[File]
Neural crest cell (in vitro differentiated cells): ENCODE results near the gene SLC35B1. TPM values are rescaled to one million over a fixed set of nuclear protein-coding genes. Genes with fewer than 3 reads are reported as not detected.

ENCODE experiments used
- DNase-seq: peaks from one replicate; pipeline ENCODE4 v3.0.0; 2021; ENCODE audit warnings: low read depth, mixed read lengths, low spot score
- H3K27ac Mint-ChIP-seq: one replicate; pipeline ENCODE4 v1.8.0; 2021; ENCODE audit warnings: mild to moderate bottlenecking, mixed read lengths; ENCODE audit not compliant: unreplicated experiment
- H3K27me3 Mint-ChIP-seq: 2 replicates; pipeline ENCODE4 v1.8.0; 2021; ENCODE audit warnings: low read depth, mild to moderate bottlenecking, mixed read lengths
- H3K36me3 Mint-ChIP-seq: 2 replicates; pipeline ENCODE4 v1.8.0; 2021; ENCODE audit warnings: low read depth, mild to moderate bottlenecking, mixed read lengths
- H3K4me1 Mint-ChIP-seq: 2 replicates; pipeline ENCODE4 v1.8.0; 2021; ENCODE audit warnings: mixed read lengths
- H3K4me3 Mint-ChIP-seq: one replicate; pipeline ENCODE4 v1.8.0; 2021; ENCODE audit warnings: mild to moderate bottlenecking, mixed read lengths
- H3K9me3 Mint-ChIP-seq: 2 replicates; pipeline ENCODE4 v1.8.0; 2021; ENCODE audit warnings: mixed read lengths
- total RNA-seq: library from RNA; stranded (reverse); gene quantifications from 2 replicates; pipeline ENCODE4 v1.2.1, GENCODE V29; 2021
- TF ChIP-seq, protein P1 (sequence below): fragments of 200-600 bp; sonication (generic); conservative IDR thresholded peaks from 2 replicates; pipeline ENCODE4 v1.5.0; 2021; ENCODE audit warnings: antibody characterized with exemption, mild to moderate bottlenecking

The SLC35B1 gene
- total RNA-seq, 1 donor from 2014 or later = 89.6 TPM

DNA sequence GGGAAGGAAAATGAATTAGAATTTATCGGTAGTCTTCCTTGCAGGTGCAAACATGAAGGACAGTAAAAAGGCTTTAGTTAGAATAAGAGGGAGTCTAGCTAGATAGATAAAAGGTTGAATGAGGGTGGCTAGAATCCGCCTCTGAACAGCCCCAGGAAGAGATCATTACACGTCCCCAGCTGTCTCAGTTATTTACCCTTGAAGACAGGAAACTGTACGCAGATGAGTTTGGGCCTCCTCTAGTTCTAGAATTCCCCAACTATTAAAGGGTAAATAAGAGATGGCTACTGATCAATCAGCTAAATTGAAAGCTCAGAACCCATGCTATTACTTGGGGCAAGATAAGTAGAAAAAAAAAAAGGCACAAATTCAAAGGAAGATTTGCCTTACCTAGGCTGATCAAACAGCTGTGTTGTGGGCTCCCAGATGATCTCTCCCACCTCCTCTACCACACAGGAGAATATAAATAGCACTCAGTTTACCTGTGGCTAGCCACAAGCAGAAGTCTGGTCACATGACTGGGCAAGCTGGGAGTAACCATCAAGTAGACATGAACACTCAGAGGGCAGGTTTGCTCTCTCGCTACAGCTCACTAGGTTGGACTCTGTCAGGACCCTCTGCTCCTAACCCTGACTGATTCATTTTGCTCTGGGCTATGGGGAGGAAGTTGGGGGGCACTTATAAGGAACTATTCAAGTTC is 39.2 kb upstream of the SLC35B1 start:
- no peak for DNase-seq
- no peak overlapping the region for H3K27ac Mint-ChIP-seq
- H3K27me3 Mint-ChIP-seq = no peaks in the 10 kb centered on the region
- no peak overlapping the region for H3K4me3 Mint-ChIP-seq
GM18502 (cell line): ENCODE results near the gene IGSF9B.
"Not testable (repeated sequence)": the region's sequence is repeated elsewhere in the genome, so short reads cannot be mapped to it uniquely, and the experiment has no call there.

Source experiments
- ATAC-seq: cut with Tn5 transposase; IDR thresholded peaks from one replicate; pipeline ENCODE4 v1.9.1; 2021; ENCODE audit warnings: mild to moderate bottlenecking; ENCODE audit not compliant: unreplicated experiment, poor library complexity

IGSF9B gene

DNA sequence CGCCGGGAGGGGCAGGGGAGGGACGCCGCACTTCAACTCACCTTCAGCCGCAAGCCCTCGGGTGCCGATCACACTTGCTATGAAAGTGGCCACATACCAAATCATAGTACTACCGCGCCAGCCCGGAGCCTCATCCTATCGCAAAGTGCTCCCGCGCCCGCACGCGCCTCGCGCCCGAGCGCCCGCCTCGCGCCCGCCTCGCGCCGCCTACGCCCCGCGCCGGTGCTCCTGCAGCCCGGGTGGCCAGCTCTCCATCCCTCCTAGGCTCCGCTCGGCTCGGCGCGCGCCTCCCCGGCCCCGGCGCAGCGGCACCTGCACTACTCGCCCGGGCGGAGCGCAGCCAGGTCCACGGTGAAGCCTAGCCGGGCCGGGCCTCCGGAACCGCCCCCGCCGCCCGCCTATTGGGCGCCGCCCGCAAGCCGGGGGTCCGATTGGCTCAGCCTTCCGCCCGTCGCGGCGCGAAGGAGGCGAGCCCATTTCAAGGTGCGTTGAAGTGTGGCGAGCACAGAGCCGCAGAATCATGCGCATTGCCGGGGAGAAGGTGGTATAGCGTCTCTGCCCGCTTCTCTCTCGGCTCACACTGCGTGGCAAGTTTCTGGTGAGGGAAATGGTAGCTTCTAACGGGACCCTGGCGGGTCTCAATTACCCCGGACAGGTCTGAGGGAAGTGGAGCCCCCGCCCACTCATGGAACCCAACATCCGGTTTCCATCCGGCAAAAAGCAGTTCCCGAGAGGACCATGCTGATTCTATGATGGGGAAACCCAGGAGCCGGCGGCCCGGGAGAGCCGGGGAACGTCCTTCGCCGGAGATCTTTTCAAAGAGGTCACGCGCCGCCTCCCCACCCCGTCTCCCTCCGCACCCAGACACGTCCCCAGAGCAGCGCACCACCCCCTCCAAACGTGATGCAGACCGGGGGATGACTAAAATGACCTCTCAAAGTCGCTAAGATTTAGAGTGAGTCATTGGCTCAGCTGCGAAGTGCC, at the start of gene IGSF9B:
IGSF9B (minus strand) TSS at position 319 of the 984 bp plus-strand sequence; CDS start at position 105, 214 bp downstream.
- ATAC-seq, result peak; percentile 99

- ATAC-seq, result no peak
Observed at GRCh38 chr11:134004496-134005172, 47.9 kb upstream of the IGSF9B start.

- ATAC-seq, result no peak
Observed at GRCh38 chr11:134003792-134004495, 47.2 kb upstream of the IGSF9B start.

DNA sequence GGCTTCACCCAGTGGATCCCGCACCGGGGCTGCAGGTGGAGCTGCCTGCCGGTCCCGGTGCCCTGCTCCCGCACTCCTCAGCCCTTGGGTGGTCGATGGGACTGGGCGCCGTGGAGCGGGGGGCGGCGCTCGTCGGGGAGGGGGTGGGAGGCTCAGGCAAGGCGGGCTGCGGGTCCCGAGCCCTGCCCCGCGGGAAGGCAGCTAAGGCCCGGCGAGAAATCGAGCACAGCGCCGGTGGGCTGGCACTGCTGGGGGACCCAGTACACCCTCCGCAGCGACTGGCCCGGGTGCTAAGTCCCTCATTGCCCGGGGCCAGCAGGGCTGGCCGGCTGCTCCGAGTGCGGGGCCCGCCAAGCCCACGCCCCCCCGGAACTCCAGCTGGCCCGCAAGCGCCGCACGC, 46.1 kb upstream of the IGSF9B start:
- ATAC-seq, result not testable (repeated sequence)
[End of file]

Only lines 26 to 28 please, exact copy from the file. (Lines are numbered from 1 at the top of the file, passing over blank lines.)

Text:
- ATAC-seq, result peak; percentile 99

- ATAC-seq, result no peak
Observed at GRCh38 chr11:134004496-134005172, 47.9 kb upstream of the IGSF9B start.